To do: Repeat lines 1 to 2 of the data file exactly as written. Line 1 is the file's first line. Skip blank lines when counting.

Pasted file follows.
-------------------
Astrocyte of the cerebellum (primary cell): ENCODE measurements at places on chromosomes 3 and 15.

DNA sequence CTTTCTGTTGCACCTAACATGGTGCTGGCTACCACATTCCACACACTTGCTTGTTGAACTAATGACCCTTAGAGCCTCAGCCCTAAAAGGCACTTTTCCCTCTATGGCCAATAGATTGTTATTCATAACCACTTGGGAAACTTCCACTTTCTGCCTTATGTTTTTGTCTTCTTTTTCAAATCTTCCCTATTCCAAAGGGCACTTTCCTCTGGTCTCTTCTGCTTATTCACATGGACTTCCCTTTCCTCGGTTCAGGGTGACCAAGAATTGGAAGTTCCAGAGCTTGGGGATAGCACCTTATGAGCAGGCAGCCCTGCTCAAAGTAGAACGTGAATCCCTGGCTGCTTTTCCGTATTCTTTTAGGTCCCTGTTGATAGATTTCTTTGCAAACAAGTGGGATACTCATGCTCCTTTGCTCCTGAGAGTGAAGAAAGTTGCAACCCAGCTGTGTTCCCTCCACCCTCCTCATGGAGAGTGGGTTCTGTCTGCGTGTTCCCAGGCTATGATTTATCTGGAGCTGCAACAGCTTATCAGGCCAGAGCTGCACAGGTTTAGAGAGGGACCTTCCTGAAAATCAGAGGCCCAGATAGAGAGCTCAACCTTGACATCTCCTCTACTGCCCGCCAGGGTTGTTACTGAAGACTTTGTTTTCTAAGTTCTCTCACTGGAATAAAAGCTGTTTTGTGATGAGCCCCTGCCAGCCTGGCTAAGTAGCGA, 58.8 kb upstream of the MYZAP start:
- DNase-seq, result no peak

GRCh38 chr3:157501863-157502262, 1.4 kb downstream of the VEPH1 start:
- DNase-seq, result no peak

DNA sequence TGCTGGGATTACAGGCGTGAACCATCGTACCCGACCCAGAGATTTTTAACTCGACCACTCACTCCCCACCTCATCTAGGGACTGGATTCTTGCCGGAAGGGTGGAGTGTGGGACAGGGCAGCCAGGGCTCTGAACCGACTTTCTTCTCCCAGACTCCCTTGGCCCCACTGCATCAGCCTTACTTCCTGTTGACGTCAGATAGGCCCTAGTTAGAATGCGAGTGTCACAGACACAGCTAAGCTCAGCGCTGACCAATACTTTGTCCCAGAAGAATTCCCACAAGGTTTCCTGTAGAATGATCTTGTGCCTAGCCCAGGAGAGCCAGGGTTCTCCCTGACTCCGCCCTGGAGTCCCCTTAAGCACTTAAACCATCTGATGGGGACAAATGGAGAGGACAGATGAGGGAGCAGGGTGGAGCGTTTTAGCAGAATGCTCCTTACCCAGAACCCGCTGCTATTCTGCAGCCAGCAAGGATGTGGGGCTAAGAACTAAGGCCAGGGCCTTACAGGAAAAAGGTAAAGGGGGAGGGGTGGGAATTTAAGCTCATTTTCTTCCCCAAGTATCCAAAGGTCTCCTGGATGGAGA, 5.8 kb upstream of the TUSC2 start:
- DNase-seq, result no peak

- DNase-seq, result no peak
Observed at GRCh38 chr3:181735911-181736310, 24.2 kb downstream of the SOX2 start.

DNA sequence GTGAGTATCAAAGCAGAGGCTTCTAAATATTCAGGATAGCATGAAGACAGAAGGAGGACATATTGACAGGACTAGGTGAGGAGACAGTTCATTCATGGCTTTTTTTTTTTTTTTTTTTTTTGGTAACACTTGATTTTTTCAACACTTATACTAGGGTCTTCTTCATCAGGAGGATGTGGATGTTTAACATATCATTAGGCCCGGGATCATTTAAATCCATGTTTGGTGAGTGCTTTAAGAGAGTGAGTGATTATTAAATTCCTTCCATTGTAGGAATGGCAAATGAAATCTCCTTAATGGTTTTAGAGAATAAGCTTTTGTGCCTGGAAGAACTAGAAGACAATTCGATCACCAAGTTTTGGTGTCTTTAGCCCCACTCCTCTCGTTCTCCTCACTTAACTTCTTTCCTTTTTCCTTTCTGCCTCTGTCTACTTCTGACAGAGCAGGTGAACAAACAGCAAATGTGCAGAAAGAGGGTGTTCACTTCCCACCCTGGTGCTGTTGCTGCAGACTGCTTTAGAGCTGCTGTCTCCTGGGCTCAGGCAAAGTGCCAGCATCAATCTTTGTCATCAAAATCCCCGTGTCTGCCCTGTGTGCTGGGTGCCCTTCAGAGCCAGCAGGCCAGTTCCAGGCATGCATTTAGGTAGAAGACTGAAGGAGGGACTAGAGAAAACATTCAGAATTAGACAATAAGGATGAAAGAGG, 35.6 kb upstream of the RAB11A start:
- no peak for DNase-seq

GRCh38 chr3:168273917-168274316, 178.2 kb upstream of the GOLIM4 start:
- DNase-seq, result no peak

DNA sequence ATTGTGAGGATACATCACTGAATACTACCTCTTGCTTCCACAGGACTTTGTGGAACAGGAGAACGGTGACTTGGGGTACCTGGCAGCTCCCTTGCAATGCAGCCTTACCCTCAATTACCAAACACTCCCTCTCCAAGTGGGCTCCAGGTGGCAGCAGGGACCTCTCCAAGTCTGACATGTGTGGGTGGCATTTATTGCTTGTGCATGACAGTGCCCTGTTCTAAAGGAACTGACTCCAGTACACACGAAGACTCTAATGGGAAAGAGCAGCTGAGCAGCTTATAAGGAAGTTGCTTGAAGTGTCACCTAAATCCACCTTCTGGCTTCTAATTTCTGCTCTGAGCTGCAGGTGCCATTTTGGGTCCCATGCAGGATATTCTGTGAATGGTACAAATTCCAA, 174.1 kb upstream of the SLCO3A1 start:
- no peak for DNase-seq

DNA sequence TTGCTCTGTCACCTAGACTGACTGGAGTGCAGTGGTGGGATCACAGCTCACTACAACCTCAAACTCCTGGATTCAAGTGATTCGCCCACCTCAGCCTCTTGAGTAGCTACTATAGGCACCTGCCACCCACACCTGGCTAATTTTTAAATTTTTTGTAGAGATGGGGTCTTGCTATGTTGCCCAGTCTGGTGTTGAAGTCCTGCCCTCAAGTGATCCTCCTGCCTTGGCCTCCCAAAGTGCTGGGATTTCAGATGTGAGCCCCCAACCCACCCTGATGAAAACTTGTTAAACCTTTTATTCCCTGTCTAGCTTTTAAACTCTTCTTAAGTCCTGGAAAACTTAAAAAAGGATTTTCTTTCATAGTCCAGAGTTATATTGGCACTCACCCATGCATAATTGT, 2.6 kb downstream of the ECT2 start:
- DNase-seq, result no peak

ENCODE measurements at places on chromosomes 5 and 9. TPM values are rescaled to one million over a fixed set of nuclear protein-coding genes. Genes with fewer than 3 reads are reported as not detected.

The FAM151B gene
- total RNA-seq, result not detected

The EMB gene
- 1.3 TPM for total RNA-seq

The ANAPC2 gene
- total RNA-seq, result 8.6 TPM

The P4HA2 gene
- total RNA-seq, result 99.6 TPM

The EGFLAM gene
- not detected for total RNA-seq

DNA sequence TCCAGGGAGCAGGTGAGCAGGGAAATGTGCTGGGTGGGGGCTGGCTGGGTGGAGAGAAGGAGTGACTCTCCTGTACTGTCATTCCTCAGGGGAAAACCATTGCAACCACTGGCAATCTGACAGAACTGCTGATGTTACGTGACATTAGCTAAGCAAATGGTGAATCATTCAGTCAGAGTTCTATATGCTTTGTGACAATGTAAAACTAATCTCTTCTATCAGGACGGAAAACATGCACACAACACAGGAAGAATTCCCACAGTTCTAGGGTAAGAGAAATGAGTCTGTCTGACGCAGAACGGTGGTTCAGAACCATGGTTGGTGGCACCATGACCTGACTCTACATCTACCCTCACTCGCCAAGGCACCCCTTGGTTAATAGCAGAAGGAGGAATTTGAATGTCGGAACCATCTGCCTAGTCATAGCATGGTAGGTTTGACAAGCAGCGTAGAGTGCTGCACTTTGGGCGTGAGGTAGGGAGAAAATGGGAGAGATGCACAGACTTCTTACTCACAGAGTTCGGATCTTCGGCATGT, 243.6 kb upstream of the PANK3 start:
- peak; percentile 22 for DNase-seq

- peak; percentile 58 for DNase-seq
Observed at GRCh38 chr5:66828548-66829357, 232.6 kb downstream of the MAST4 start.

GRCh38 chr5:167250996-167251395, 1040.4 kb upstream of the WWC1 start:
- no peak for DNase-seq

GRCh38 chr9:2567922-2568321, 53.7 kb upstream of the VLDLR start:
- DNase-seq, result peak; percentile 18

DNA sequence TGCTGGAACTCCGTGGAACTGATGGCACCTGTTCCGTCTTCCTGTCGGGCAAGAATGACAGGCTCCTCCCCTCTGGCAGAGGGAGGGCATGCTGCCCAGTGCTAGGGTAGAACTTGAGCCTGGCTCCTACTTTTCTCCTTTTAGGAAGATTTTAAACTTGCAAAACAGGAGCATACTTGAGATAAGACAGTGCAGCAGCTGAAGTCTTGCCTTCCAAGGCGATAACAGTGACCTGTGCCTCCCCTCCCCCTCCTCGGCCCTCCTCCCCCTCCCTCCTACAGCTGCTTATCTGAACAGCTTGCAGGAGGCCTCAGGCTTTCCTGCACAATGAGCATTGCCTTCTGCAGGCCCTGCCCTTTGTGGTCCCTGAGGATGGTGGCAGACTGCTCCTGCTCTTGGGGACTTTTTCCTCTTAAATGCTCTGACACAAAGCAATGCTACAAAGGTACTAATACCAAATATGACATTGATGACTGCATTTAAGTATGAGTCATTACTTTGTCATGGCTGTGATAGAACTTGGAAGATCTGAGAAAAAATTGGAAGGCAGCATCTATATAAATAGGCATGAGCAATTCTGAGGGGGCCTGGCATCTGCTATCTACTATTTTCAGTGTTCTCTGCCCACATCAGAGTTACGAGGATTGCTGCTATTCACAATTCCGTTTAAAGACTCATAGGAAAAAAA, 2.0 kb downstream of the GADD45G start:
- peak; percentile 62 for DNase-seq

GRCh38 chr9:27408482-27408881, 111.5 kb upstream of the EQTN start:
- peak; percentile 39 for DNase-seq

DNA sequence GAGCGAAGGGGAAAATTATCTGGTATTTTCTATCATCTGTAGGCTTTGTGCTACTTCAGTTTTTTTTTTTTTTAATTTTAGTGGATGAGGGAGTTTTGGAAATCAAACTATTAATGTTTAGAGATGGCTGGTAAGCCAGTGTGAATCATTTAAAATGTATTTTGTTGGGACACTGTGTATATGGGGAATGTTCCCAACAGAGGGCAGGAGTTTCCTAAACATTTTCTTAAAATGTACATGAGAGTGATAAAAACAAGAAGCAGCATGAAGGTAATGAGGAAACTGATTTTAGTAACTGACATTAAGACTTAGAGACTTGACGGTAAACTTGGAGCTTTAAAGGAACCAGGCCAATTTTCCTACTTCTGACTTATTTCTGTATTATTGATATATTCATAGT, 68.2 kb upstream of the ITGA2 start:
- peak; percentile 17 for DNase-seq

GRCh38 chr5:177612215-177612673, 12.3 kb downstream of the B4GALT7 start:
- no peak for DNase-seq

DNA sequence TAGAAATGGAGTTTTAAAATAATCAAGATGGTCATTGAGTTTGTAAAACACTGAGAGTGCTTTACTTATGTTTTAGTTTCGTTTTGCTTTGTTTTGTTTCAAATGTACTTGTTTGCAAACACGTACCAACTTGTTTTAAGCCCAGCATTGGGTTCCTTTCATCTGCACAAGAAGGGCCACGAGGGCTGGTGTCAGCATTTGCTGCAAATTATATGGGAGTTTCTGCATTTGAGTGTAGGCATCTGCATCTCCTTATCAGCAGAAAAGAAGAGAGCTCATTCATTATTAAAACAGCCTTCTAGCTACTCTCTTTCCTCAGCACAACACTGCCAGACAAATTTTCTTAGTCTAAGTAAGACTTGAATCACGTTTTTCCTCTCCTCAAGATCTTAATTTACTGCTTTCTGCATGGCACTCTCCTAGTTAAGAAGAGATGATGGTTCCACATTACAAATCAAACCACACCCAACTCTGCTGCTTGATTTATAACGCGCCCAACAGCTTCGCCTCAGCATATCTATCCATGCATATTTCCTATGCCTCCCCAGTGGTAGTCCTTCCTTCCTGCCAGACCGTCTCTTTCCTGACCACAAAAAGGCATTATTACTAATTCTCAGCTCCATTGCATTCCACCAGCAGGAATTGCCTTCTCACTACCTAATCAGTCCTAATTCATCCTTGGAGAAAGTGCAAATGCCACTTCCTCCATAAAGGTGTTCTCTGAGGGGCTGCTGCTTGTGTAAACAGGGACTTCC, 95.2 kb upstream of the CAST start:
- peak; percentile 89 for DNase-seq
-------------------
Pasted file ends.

Astrocyte of the cerebellum (primary cell): ENCODE measurements at places on chromosomes 3 and 15.

DNA sequence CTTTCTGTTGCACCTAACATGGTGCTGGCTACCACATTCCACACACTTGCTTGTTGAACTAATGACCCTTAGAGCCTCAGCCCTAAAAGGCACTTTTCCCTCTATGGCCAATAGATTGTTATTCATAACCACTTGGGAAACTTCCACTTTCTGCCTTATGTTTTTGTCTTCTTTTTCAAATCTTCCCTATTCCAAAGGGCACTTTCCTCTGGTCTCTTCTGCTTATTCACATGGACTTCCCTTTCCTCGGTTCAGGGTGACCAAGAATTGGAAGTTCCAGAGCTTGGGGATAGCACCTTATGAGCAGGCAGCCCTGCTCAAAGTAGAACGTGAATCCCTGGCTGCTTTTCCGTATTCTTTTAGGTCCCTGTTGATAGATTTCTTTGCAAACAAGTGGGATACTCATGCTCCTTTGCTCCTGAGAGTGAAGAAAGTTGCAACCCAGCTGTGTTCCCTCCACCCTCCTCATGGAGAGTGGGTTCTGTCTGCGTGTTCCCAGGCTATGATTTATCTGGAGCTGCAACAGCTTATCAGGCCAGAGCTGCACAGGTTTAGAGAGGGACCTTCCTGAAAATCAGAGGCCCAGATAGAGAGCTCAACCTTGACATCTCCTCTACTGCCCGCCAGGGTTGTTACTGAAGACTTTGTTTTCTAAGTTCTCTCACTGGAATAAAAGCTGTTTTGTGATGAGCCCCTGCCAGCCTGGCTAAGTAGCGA, 58.8 kb upstream of the MYZAP start: